What I want to know is how likely is this to impact any future chances of my getting a PhD offer? Anyone else in, or has been in a similar situation? I had three interviews at well respected universities prior to my being awarded an MSc, so I like to think my chances won't have been harmed, but you never know. Presumably, this was on the back of getting a 2:1 in my BSc and the promise of further study?

Thanks for taking a look, and for your advice.

Thread: PhD Options - Advice Needed

posted
28-Jul-16, 10:17
edited about 6 seconds later
Avatar for icarus93
posted about 9 months ago
Quote From chickpea:
Winters in Glasgow: generally milder than you'd think up until December, colder in January/February. People do tend to think we get a lot of rain here - I don't notice that so much as I've lived here most of my life. You won't get many problems in the city with snow etc - it's a fairly rare occurrence and the city centre gets cleared quickly.


That's good to know. Bad winter's don't particularly bother me, but it's good to know what the worst of the weather will be like


Quote From Tudor_Queen:
If you want rain, go to Manchester. Anywhere away from there is comparatively dry!


Haha, nope rain can most definitely stay away!

Thread: PhD Options - Advice Needed

posted
26-Jul-16, 11:57
Avatar for icarus93
posted about 9 months ago
Thanks! I don't think any on-campus accommodation is glamorous, is it?

Thread: PhD Options - Advice Needed

posted
26-Jul-16, 11:43
edited about 6 seconds later
Avatar for icarus93
posted about 9 months ago
I'm from York, so things aren't always rosy down here either, but forewarned is forearmed!

Thread: PhD Options - Advice Needed

posted
26-Jul-16, 11:27
Avatar for icarus93
posted about 9 months ago
I couldn't agree more! I took a tour bus that went out to the West End and it did look really nice, plus one of the PhD students said she lived out that way. My original plan was to stay in on-campus accommodation for the first year, and find somewhere else the subsequent years, but the accommodation department didn't allow me to look around when I went up, so I'm in need of ideas for where to live once I've made my decision.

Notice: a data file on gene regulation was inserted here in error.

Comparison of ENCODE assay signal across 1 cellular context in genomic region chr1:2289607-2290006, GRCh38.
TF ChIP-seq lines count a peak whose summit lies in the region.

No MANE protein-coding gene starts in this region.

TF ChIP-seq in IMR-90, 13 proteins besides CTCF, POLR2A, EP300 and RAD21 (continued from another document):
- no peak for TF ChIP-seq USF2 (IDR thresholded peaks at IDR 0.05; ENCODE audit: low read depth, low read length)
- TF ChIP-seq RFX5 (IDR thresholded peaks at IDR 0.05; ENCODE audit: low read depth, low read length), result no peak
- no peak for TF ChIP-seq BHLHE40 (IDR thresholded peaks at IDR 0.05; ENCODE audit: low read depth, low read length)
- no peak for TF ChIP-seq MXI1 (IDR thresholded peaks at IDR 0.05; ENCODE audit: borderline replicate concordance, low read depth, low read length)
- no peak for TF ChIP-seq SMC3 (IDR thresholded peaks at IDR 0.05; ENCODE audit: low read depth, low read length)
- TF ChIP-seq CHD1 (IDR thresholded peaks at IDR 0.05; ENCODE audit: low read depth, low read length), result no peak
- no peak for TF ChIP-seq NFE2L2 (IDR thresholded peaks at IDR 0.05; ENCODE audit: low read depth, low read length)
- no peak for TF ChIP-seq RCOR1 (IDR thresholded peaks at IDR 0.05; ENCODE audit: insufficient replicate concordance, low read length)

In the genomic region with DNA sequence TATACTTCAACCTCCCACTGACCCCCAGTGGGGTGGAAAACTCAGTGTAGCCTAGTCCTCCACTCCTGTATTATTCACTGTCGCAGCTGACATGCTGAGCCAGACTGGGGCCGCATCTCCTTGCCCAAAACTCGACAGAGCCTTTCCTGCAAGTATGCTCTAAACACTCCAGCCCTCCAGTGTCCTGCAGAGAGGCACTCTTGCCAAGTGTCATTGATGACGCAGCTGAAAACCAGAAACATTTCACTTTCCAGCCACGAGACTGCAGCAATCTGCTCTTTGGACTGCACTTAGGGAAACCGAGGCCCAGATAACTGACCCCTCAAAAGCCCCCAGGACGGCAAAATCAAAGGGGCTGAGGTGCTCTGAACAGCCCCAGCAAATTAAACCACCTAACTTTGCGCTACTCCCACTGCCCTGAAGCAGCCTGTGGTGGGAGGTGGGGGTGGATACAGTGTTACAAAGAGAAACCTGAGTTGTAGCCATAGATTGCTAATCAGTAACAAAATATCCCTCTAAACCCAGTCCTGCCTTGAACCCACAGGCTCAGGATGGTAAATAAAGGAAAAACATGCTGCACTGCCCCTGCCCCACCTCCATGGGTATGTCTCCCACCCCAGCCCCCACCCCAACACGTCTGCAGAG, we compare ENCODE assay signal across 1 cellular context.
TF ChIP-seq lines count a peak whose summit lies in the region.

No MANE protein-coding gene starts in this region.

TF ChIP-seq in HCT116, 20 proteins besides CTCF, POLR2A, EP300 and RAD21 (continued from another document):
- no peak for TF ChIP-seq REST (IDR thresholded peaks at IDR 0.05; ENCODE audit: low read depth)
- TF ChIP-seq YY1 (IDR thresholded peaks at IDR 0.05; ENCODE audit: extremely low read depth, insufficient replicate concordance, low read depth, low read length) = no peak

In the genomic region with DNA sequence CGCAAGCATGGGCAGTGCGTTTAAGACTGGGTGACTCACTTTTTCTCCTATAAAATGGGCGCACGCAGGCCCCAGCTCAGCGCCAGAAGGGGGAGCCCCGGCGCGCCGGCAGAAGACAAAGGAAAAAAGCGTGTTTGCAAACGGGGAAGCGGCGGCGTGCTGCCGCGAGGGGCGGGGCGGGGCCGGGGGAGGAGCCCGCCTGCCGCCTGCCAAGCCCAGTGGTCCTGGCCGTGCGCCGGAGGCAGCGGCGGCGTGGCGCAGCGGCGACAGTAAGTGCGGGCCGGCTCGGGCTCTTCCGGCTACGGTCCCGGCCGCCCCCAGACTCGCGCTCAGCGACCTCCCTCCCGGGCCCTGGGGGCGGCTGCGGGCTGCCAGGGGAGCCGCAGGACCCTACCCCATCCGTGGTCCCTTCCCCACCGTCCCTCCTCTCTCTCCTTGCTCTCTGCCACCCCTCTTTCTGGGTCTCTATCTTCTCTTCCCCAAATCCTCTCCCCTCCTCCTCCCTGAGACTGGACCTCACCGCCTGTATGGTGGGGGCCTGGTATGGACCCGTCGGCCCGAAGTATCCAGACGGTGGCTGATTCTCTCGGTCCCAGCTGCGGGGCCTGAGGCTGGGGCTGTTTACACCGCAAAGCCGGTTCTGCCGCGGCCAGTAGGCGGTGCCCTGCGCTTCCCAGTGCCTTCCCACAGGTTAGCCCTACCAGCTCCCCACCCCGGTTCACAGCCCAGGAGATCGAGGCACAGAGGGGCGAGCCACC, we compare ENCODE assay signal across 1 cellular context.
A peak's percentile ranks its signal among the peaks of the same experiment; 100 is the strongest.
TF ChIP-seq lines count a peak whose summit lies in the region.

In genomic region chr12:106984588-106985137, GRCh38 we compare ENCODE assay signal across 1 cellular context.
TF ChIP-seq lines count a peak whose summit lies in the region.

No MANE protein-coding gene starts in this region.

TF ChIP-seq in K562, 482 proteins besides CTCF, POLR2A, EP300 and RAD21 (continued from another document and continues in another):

Quick question and a little off topic, what are the winters like? My mind is conflicted, it should be cold given that it's more northerly, but being west coast it should also be a little warmer???

Thread: PhD Options - Advice Needed

posted
26-Jul-16, 11:06
edited about 16 seconds later
Avatar for icarus93
posted about 9 months ago
First off, thanks to everyone who has taken the time to reply.

TreeofLife: I'd consider myself quite risk averse also, but I'm finding it difficult to decide one way or the other. I don't think Brexit will be an issue for another couple of years, but my master's supervisor said that 80% of his funding comes from the EU, so it's something that may be a problem if I delay for a while. With regards to interviews, I applied when I'd only just started my master's so there were no grades on my most recent transcript. I'm not sure if that means they interviewed me on the off chance that I'd be a high-achiever, and whether I'd be interviewed again given my a more complete transcript.

Chickpea: I've only been to Glasgow once, when I visited the university on an overnighter, and was pleasantly surprised given some of the things I've heard. I like to think of it as a cross between Edinburgh and Manchester. The Strathclyde campus is really well located, but it really is an urban campus. It didn't help that when I visited, it was an overcast and drizzly day, so my opinions may improve.